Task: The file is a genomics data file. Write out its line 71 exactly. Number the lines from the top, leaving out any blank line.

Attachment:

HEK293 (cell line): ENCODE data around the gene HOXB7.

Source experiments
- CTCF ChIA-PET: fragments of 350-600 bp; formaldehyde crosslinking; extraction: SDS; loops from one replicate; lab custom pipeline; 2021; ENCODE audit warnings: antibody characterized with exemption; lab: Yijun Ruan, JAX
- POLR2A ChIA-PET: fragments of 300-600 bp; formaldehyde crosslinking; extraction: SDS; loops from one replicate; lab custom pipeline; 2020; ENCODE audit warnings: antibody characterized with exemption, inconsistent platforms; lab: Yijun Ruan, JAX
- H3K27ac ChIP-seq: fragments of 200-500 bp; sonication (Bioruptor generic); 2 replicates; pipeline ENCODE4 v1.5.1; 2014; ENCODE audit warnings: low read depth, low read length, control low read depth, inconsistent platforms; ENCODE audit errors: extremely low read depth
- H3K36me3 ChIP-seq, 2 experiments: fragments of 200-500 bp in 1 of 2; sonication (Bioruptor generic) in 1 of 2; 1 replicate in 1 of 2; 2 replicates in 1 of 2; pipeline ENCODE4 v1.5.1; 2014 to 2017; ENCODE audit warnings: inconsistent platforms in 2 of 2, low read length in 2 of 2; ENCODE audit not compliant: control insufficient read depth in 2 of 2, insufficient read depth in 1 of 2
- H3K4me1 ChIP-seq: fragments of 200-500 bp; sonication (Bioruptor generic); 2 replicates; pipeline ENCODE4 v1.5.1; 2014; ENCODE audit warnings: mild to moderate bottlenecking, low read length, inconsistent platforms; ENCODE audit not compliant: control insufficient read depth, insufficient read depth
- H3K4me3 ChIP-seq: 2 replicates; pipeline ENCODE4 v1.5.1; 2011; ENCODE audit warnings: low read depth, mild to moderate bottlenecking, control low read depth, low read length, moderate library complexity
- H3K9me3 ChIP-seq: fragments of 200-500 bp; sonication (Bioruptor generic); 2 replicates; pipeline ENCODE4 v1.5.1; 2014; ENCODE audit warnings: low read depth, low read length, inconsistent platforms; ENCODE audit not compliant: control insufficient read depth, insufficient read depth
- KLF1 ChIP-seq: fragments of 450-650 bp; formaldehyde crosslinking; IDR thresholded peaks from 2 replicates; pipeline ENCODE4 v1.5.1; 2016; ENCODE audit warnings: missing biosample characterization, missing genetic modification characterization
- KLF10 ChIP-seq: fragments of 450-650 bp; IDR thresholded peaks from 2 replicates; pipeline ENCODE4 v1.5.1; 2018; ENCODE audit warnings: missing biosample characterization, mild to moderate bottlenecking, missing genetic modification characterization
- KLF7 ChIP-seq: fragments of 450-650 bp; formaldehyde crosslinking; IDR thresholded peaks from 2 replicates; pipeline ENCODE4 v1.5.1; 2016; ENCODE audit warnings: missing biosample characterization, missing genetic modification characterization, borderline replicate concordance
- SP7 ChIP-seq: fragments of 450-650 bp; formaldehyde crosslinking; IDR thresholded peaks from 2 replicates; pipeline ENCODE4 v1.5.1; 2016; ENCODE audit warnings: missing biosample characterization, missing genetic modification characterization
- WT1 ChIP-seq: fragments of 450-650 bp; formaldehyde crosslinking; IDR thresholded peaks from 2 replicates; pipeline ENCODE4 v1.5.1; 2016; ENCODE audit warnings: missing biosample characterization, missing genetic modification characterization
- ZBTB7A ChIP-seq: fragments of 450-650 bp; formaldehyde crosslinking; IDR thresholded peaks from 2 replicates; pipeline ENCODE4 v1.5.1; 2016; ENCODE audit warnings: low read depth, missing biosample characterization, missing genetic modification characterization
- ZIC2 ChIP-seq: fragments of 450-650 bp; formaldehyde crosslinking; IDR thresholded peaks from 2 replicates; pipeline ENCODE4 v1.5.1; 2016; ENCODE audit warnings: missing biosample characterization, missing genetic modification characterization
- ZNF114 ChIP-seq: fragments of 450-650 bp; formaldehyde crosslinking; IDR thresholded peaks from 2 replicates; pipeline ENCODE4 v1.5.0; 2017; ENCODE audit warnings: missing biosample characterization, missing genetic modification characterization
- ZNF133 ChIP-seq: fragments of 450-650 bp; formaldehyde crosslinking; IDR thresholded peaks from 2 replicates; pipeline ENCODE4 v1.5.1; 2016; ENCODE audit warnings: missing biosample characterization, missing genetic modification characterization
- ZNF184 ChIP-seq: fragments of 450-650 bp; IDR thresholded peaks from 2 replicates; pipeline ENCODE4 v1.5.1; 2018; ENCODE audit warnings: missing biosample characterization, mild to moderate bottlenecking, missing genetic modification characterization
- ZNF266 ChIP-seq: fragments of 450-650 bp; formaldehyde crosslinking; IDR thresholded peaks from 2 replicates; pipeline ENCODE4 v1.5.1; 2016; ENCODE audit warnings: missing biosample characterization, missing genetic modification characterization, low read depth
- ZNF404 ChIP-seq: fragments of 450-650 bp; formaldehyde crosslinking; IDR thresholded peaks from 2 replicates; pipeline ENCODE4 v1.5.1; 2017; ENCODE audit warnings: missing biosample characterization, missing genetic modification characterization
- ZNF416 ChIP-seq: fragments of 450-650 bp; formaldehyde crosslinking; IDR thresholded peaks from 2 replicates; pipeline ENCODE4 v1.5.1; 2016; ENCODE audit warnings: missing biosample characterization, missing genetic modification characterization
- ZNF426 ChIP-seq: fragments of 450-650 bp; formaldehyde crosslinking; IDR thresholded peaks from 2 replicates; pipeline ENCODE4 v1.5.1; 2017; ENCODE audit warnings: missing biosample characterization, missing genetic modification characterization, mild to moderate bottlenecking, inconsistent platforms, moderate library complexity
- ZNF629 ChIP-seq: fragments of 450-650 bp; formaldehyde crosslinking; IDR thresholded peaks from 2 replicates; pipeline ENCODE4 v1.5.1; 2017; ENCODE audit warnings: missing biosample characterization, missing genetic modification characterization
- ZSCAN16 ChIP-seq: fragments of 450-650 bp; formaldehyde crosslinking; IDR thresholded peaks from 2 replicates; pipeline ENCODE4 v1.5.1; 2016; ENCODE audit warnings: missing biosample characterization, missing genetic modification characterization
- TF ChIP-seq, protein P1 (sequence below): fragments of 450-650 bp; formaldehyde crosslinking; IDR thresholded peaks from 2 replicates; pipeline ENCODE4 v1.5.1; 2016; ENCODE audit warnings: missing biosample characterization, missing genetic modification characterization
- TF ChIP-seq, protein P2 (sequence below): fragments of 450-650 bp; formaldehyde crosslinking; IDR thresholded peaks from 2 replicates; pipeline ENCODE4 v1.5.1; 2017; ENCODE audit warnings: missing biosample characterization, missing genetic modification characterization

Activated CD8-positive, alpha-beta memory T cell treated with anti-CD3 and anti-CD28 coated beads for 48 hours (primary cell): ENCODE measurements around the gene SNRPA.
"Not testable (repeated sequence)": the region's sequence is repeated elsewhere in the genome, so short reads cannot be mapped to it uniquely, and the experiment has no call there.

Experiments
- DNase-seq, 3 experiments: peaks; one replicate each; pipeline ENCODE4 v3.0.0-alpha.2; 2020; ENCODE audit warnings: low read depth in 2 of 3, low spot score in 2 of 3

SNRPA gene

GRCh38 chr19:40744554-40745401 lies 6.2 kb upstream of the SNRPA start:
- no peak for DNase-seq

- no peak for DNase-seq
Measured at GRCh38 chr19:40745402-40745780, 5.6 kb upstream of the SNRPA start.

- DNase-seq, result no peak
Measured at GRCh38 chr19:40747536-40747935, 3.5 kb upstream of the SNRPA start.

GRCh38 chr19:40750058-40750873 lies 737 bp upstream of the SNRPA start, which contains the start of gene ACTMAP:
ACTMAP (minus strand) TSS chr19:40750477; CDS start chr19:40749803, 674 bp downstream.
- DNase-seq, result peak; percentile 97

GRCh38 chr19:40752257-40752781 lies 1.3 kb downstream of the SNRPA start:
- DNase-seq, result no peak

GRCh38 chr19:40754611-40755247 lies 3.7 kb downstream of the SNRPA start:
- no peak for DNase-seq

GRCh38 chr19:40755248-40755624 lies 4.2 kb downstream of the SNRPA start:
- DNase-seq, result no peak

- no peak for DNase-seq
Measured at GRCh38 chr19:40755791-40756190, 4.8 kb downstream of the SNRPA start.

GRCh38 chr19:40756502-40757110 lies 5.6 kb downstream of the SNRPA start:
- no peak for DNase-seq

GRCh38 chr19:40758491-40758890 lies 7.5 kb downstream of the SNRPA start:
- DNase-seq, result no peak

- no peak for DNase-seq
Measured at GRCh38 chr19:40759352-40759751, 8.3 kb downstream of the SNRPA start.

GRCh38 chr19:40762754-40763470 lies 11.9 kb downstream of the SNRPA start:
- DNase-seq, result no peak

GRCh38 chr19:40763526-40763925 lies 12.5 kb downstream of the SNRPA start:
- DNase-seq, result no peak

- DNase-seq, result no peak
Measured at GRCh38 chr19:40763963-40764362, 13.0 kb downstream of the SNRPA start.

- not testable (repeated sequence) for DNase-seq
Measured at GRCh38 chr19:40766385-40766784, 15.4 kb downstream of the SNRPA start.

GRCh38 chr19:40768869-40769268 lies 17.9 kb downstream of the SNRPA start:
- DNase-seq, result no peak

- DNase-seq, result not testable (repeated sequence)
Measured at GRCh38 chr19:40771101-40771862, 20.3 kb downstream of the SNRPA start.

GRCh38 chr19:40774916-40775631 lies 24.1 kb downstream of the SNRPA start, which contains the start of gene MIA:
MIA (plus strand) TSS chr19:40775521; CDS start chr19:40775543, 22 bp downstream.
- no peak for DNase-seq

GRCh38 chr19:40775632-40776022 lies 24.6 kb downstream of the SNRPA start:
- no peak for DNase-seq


GRCh38 chr19:40775632-40776022 lies 24.6 kb downstream of the SNRPA start: